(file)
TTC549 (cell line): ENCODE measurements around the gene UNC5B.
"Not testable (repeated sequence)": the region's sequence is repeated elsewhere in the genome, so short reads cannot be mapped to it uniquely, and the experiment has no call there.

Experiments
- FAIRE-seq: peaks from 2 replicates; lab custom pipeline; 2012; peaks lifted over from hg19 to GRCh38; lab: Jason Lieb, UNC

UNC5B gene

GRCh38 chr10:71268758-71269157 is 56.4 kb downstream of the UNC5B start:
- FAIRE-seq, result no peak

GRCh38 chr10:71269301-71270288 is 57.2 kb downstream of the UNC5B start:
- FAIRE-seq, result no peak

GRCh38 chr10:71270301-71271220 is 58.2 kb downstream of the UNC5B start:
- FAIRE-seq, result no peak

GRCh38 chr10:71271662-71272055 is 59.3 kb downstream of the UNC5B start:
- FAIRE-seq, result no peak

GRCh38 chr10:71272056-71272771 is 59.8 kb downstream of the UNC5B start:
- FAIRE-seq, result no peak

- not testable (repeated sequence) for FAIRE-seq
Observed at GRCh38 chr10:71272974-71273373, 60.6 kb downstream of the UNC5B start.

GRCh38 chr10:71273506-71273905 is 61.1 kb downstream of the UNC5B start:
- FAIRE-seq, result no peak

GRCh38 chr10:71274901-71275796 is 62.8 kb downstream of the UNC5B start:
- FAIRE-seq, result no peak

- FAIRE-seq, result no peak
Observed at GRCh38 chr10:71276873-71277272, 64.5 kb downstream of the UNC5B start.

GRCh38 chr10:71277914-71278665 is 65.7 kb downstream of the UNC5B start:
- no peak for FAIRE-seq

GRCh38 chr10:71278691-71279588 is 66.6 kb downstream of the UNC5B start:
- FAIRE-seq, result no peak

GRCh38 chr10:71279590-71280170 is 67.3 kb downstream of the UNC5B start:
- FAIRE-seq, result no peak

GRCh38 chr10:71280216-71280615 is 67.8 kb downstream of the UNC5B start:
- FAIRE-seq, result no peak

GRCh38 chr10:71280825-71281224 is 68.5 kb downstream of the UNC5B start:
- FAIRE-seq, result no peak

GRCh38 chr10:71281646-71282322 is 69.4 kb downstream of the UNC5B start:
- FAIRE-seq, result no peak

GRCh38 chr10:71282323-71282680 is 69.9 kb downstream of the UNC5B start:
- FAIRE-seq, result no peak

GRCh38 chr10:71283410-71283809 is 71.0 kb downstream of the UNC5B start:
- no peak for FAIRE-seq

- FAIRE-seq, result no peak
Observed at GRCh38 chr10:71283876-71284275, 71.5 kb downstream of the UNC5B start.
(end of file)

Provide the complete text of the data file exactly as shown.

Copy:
TTC549 (cell line): ENCODE measurements around the gene UNC5B.
"Not testable (repeated sequence)": the region's sequence is repeated elsewhere in the genome, so short reads cannot be mapped to it uniquely, and the experiment has no call there.

Experiments
- FAIRE-seq: peaks from 2 replicates; lab custom pipeline; 2012; peaks lifted over from hg19 to GRCh38; lab: Jason Lieb, UNC

UNC5B gene

GRCh38 chr10:71268758-71269157 is 56.4 kb downstream of the UNC5B start:
- FAIRE-seq, result no peak

GRCh38 chr10:71269301-71270288 is 57.2 kb downstream of the UNC5B start:
- FAIRE-seq, result no peak

GRCh38 chr10:71270301-71271220 is 58.2 kb downstream of the UNC5B start:
- FAIRE-seq, result no peak

GRCh38 chr10:71271662-71272055 is 59.3 kb downstream of the UNC5B start:
- FAIRE-seq, result no peak

GRCh38 chr10:71272056-71272771 is 59.8 kb downstream of the UNC5B start:
- FAIRE-seq, result no peak

- not testable (repeated sequence) for FAIRE-seq
Observed at GRCh38 chr10:71272974-71273373, 60.6 kb downstream of the UNC5B start.

GRCh38 chr10:71273506-71273905 is 61.1 kb downstream of the UNC5B start:
- FAIRE-seq, result no peak

GRCh38 chr10:71274901-71275796 is 62.8 kb downstream of the UNC5B start:
- FAIRE-seq, result no peak

- FAIRE-seq, result no peak
Observed at GRCh38 chr10:71276873-71277272, 64.5 kb downstream of the UNC5B start.

GRCh38 chr10:71277914-71278665 is 65.7 kb downstream of the UNC5B start:
- no peak for FAIRE-seq

GRCh38 chr10:71278691-71279588 is 66.6 kb downstream of the UNC5B start:
- FAIRE-seq, result no peak

GRCh38 chr10:71279590-71280170 is 67.3 kb downstream of the UNC5B start:
- FAIRE-seq, result no peak

GRCh38 chr10:71280216-71280615 is 67.8 kb downstream of the UNC5B start:
- FAIRE-seq, result no peak

GRCh38 chr10:71280825-71281224 is 68.5 kb downstream of the UNC5B start:
- FAIRE-seq, result no peak

GRCh38 chr10:71281646-71282322 is 69.4 kb downstream of the UNC5B start:
- FAIRE-seq, result no peak

GRCh38 chr10:71282323-71282680 is 69.9 kb downstream of the UNC5B start:
- FAIRE-seq, result no peak

GRCh38 chr10:71283410-71283809 is 71.0 kb downstream of the UNC5B start:
- no peak for FAIRE-seq

- FAIRE-seq, result no peak
Observed at GRCh38 chr10:71283876-71284275, 71.5 kb downstream of the UNC5B start.